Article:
I love discovering old photos when I research a subject! They’re such an essential and valuable part of learning about another time and place. But they can also be the inspiration for the dive into the past or a driving push through the writing process. Here, Elisa Boxer shares how one photo sustained her as she wrote.
Elisa is offering a GIVEAWAY, too! Your choice of a signed copy of any one of her books, or a 30-minute ask-me-anything about publishing call. Just leave a comment below to enter the drawing!
PICTURE THIS: How a Single Photo Can Bring a Book into Focus
By Elisa Boxer
Sometimes, a picture really is worth a thousand words.
Or, in this case, 900 words plus back matter.
That’s the word count for SPLASH! Ethelda Bleibtrey Makes Waves of Change, which releases later this month. It’s my newest picture book, illustrated by Elizabeth Baddeley and published by Sleeping Bear Press.
This photograph inspired me throughout the research, drafting, and revision process. And it continues to inspire me in the promotion and publication phase.
In 2018, on the heels of writing about the mom who helped save suffrage in The Voice that Won the Vote, I was searching for another little-know fearless female who made history. I came across the story of Ethelda Bleibtrey, the first American woman to win an Olympic gold medal in swimming. She took up the sport to help herself heal from polio, and ended up using the water as a means to break barriers and create change.
This photo from 1922, of an actual policeman measuring the actual distance between an actual woman’s bathing suit and knee, came up early on in my research.
I thought it must be a joke.
Nope. In the early 1900s, policemen did indeed roam the beaches with measuring tape, making sure women’s bathing suits were long enough to be socially acceptable.
Women held out their legs so men could get accurate measurements. If insufficient modesty was determined, the women could get arrested for indecent exposure. This was normal.
Oh, and many cops also arrested women for swimming without socks. In the summer.
My reaction to this involved some internal dialogue that was not exactly child-friendly, but I knew this whole situation had to make it into the picture book I was about to write.
This is Elizabeth Baddeley’s ingenious depiction of Ethelda Bleibtrey’s arrest for daring to swim without socks.
The spread after this one explains all about the beach police, and how Ethelda’s sockless swim helped change the rules about what women were allowed to wear to the beach.
I wrote these scenes fueled by the sense of injustice, inequality and incredulousness I felt when I first came across that photo of the cop with the measuring tape. I wanted to set the scene for readers so they could form their own opinions about what were considered appropriate roles for women back then.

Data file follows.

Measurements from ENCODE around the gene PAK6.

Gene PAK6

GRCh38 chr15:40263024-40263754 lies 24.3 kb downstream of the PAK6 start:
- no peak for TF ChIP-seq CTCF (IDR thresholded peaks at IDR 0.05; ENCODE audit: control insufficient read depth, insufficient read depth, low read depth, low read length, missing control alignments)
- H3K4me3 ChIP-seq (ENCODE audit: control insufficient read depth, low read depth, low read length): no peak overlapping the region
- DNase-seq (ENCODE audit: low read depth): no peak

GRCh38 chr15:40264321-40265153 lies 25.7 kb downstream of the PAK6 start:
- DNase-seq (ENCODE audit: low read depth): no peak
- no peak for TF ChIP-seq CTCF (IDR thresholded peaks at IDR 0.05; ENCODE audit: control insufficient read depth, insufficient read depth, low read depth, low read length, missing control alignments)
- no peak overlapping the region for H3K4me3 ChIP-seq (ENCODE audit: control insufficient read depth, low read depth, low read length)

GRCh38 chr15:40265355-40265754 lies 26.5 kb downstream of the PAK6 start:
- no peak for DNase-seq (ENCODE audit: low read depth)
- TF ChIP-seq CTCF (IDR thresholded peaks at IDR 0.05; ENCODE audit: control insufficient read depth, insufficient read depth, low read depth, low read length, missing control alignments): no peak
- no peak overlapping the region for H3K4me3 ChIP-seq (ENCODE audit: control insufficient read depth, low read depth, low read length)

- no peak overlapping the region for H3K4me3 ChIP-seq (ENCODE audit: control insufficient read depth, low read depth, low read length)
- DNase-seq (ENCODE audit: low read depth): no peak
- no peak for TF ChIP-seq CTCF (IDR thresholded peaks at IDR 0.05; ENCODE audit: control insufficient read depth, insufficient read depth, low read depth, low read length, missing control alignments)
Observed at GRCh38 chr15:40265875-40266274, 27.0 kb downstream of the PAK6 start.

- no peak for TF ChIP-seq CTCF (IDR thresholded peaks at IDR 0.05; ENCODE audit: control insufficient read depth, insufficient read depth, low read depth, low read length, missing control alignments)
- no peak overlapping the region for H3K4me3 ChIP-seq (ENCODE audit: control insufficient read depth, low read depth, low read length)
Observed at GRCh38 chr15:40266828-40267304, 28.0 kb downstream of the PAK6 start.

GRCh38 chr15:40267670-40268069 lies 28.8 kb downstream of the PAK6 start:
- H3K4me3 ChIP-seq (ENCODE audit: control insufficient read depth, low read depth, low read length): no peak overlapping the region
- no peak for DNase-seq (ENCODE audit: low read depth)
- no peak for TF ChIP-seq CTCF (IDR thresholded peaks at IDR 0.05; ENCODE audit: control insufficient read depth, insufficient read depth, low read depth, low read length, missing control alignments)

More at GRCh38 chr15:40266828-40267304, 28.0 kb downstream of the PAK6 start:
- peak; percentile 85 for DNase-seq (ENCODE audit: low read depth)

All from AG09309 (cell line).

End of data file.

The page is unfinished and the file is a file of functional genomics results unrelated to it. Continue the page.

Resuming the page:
As picture book creators, and as deep feelers, we often talk about the themes we weave as threads throughout our books. More often than not, these themes for me have come in the form of words: Courage, rebellion, friendship, empathy, hope, etc.
And then come the visuals.
But in this case, the visual came first.
Early on in the process, I printed out the photo of the beach police and taped it to the front of the paper file folder I used for gathering research and writing notes to myself. The photo even made it into the back matter. I’m so excited for young readers to have it as a reference point. It symbolizes, perhaps more than words ever could, the spirit of the story I have wanted to tell from the very beginning.
Is there a photo that can inspire you?
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Elisa Boxer is an Emmy and Murrow award winning journalist whose work has been featured in publications including The New York Times and Fast Company. She has reported for newspapers, magazines and TV stations, and has a passion for telling stories about people finding the courage to create change. She is the author of The Voice That Won the Vote, A Seat at the Table, and One Turtle’s Last Straw, as well as the forthcoming SPLASH! (recently named a Junior Library Guild Selection) and Covered in Color, which Kirkus recently called “compelling from cover to cover” in a starred review. Elisa lives in Maine, and has several more books on the way. Visit her at https://www.elisaboxer.com/